While it is normally a bit of a challenge to keep up with the food allergy related issues--preparing for birthday parties, making lunches daily and carefully scanning all ingredients--the last five weeks of seasonal allergies has increased our stress load and therefore had an emotional impact on us.
Every spring our older son's eyes get a little itchy and red and he may become congested, but I now realize that the past has been mild to moderate compared to this year. Five weeks ago, we kicked off the allergy season with a Monday of red, swollen, itchy eyes. Since then he has avoided going outside despite the beautiful spring weather. He has been diligent about showering before bed to wash off pollen, especially when he has been outside for baseball practice. Despite our carefulness, it has been difficult, to say the least.
His eyes remain itchy and swollen. We give him eye drops, but I worry about putting so many drops in those beautiful blue eyes. I also wonder about the side effects of eye drops--what is dripping into his sinus cavity? Could it be making him even stuffier? Could all of the eye rubbing give him an infection? Are his nails short enough? Are his hands clean?
Then there is the congestion: His nose is stuffy beyond belief. We give him antihistamine but depending upon the type, the medicine either makes him tired or jumpy. Plus, once the antihistamine wears wear off--there are more side effects. Specifically, his sleep is disrupted or his congestion increases even more than it may have otherwise--the dependency factor.
But by far, the scariest seasonal allergy symptom is the trouble breathing. For the first time this year the school nurse called me--I was one hour from the school--she advised me that my son was having trouble breathing. He was wheezing. As every parent can imagine, my stress level sky rocketed as I tried not to race down the highway to the school. By the time I arrived, he seemed better, much better. So we went home and tried to relax.
But by bed time he started coughing and by ten o’clock he was coughing violently while sleeping--to the point of almost vomiting. Terribly worried, I called his pediatrician and he told us to give our son some medication through the nebulizer as well as some oral medication to stop the wheezing and coughing. I must admit that although we use medications sparingly instead trying to allow his body to heal itself through more natural vitamins like fish oil and probiotics, these medication worked beautifully. Within ten minutes he was breathing deeply and there was no more coughing.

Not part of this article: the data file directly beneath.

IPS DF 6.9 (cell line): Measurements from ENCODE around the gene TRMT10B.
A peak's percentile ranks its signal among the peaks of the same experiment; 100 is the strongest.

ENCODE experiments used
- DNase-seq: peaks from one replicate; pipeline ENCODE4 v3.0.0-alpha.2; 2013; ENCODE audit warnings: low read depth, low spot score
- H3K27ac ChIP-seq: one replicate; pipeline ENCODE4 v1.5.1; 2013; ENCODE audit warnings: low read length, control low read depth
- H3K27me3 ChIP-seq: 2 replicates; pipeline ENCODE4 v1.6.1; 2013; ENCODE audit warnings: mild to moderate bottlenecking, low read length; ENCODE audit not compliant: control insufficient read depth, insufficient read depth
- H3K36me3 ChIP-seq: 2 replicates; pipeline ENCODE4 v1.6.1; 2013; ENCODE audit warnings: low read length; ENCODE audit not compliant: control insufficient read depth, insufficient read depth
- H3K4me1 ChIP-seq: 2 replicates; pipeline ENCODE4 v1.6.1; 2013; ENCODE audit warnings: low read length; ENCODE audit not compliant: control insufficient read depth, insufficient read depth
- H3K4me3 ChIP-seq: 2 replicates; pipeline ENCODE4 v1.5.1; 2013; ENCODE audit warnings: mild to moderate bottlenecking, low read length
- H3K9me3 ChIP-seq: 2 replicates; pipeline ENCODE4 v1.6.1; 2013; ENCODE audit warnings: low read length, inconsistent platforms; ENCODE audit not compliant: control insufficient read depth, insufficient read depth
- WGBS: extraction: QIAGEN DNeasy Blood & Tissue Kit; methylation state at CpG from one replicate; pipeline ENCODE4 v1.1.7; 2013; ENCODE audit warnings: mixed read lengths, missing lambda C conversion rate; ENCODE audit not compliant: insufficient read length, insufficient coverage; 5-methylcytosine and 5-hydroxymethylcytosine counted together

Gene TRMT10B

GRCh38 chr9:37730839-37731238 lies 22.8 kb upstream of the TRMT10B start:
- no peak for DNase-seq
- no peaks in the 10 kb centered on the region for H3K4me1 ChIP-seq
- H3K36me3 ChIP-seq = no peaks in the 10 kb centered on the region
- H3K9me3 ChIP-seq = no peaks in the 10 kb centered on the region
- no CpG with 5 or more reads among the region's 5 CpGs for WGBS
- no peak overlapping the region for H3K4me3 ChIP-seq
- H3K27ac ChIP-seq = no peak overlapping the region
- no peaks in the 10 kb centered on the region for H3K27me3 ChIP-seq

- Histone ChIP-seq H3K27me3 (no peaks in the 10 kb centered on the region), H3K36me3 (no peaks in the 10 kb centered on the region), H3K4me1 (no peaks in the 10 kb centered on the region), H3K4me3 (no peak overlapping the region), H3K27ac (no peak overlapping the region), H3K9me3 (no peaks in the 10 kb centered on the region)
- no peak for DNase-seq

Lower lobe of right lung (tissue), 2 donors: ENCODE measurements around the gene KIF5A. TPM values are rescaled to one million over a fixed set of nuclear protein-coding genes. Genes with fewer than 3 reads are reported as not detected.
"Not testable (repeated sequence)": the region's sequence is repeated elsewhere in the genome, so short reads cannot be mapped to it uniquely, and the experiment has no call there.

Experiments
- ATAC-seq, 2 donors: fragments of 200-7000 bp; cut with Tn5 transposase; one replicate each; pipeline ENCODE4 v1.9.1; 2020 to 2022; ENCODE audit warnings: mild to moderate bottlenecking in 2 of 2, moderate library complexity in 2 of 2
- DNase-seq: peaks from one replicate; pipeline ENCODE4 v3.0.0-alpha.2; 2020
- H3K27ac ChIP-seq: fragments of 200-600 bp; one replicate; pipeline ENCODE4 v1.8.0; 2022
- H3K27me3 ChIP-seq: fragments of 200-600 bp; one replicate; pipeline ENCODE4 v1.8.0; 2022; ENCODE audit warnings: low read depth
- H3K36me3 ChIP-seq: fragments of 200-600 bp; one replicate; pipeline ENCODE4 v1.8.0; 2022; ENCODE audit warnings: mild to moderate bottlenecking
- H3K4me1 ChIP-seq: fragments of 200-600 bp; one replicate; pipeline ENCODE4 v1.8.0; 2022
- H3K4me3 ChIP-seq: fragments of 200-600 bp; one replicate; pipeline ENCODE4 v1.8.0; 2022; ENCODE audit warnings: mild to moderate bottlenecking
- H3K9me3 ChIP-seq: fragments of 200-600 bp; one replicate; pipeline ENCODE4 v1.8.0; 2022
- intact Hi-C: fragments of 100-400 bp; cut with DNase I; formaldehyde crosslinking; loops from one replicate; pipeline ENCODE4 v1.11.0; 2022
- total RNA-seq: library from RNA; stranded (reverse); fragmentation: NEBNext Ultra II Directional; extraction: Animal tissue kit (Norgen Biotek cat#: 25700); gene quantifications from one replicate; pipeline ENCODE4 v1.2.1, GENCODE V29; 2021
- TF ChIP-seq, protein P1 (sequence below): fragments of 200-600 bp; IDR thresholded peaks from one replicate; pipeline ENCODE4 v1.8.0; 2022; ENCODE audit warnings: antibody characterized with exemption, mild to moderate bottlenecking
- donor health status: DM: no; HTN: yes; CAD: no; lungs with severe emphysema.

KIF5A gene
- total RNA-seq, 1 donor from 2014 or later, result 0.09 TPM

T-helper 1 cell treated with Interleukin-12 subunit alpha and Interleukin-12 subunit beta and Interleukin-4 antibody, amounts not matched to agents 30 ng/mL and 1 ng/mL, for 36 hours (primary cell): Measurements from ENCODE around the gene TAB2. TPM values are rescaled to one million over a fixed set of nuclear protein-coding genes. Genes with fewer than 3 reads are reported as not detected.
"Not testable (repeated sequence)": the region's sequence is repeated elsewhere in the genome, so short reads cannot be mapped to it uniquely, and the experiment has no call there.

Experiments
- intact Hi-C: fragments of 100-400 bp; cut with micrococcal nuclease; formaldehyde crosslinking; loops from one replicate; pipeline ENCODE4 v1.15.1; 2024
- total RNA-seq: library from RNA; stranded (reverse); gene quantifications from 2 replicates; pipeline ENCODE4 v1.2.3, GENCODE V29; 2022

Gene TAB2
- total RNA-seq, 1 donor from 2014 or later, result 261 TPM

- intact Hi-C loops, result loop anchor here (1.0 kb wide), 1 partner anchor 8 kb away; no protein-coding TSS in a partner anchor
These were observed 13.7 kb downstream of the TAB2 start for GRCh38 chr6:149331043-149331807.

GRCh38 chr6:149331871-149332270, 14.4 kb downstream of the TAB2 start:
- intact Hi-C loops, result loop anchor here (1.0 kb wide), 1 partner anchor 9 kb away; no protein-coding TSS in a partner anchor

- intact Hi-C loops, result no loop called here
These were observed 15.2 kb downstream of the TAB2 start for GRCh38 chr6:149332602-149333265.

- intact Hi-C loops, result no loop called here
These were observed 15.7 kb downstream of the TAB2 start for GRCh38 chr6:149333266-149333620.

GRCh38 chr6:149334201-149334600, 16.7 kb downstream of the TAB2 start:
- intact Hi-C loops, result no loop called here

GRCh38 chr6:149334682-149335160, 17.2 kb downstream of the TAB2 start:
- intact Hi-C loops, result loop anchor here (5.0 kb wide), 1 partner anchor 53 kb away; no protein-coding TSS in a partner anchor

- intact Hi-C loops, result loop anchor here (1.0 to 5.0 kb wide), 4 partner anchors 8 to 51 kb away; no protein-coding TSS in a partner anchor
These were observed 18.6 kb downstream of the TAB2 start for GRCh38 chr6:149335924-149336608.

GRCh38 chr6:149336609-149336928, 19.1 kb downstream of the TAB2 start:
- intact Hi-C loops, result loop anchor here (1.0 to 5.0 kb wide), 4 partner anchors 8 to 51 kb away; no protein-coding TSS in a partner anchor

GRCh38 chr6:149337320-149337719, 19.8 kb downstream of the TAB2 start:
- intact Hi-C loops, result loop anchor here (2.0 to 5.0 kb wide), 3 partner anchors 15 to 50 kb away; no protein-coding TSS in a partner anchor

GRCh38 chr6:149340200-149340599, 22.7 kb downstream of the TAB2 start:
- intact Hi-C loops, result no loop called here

So these three springtime symptoms of seasonal allergies over the past five weeks have impacted us emotionally. Our son is frustrated--tired of it all. He has even starting to complain--normally he stoically handles food allergies--eating non-diary and non-egg foods at lunch and parties. Now he has begun to ask, “Why doesn’t my brother have pollen allergies?” The undertone of, “This isn’t fair!” is coming across stronger and stronger. His personality has also changed a bit by giving into less patience and more frustration with everyday things. Normally he can be so loving and quite charming but I can see how frustrated he is--at the end of his rope. The symptoms are relentless.
I have been worrying a lot--getting up several times some nights to check on his breathing. I feel so bad for him--wishing that I could adopt his stuffy nose and let him relax and breath freely. I pray for rain--watching the weather report hoping for a cleansing downpour. I tell him that many, many people have to deal with seasonal allergies, but I still feel terrible for him. I tell him how things could be even harder--that we should appreciate his otherwise good health and strong abilities. I list off those things he does so well…baseball, piano, math, friendship, helping others...I think it makes him feel better at the moment. Advising him to, “hang in there,” and “never give up hope,” helps him believe that things will get better--just around the corner. They will.
He is a trooper. I am proud because I know how hard he tries to participate in all he can. I take solace in knowing that he will do well in life because he can work through the toughest times. He can play baseball with a head full of stuffiness--and hit the ball hard time after time on the first swing. He can do his homework day after day while tired and crabby--and still get it all correct. He can perk up and enjoy his weekly piano lesson. He can put a big, marvelous smile on his face for others--even in spite of his struggles and allergies. Keeping one’s proverbial chin up is a life long skill that will help him.
Plus, perhaps things will really get better today, as it finally rained last night. Thank you.